Tom Papa has made himself a regular guest on multiple late night television shows including the Tonight Show with Jay Leno, Late Night with Conan O’Brien and the Late Show with David Letterman. In 2009 he starred opposite Matt Damon in the Steven Soderbergh film The Informant. He has also worked with Jerry Seinfeld, writing and voicing in Bee Movie as well as hosting the NBC’s The Marriage Ref. His latest stand-up special, Tom Papa Live in New York City was directed by Rob Zombie and premiered on Comedy Central on January 8. It is available in stores and on Itunes.
By all appearances, Papa is a normal guy. He’s a balding forty-four year-old man married with kids. The thing that stands out about Tom is his moxie. His on stage command of his material, humor and middle aged angst. (Can forty year olds have angst?) Much of his hour seems to take its strength from the fact that things are so much more confusing and fucked up now than they used to be. Whether that be social media, his marital relationship or his horrendous new roommates that he calls his children.
On Internet usernames: “You ever create so many usernames and passwords to protect your identity…that you don’t know your own identity?” Tom’s right. My username is hardly ever a variation of my actual name and more often than not it seems a lot closer to one of his monikers, “Monkey47.” Of course any discussion of the Internet these days eventually leads to Facebook. Tom reveals what is perhaps the greatest irony of Facebook by pointedly saying, “A Jewish kid in America creates Facebook, and it helps the Egyptian government collapse.” Perhaps history doesn’t repeat itself, it just tries to find the best way to make us laugh.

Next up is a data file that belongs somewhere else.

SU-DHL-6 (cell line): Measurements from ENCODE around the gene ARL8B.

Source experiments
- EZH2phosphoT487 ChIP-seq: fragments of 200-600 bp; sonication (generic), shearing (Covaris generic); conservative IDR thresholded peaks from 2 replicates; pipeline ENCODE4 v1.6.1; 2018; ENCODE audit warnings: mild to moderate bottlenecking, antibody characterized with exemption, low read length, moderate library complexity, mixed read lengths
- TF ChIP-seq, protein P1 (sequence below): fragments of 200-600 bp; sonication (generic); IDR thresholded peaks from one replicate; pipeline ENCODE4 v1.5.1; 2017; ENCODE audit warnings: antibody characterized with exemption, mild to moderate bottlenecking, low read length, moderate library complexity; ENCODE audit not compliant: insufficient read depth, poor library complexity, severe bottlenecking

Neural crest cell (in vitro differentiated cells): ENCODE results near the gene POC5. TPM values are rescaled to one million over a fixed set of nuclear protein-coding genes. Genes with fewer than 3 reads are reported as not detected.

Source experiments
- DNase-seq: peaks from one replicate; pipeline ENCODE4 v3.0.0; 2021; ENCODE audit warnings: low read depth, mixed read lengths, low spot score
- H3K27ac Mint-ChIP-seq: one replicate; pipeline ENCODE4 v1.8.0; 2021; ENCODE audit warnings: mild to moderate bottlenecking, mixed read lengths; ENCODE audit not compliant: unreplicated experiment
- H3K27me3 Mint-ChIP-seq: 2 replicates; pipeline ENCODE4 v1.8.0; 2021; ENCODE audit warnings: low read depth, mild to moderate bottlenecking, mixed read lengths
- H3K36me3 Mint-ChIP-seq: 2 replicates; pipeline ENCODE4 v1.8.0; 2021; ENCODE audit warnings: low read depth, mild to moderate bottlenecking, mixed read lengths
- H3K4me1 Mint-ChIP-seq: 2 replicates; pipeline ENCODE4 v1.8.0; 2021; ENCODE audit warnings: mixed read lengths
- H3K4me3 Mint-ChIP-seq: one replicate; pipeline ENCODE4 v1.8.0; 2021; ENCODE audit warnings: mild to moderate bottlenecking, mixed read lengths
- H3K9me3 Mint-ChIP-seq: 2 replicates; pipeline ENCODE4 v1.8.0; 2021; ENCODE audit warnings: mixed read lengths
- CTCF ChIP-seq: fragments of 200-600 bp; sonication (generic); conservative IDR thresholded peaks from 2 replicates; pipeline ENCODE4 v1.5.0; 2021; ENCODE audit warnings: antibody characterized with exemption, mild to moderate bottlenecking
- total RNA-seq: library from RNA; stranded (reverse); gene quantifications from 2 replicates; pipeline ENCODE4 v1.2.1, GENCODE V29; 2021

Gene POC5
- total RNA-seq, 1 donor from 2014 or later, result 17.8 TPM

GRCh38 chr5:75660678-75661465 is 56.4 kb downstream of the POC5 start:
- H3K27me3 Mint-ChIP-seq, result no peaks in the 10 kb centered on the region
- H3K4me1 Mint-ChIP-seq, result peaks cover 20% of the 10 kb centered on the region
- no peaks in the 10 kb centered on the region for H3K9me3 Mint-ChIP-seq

Papa Tom (see what I did there) recalls how different his parental life is from even one generation ago. His idea of becoming a father was the model his dad set for him: “I’m gonna make people and rule over all of them.” That schematic no longer works. Now he likens his marriage with his wife as being “business partners in a non-profit organization.”
Tom talks about his desire to be fat, his compulsion to lie to his wife all the time and even a diabetic cat. Which, according to him, was not even a thing ten years ago. Apparently all that ended up being was a condition known as “New Cat.”
This is Tom’s first album release since 2005’s Calm Cool and Collected. Tom personifies so much of the daily struggle of people his own age with such candid frustration and humor it’s hard to turn him off. He achieves his comedy with a scant use of expletives and dirty jokes but mostly uses his humor to engage the audience in relatable experiences.
Follow Papa on Twitter here @TomPapa.
Filed Under: Comedy Reviews
About the Author: Nate Rankin writes Comedy Reviews and Fiction because no one taught him any better. His fiction has been featured by Workers Writes, theNewerYork! and Used Gravitrons and is forthcoming in The Green Blotter. His work can be seen here: http://iamseamus.tumblr.com/writing You can find him on the Tweety Box @CommanderSeamus If you'd like to submit a review inquiry please send to nrankin22[at]gmail[dot]com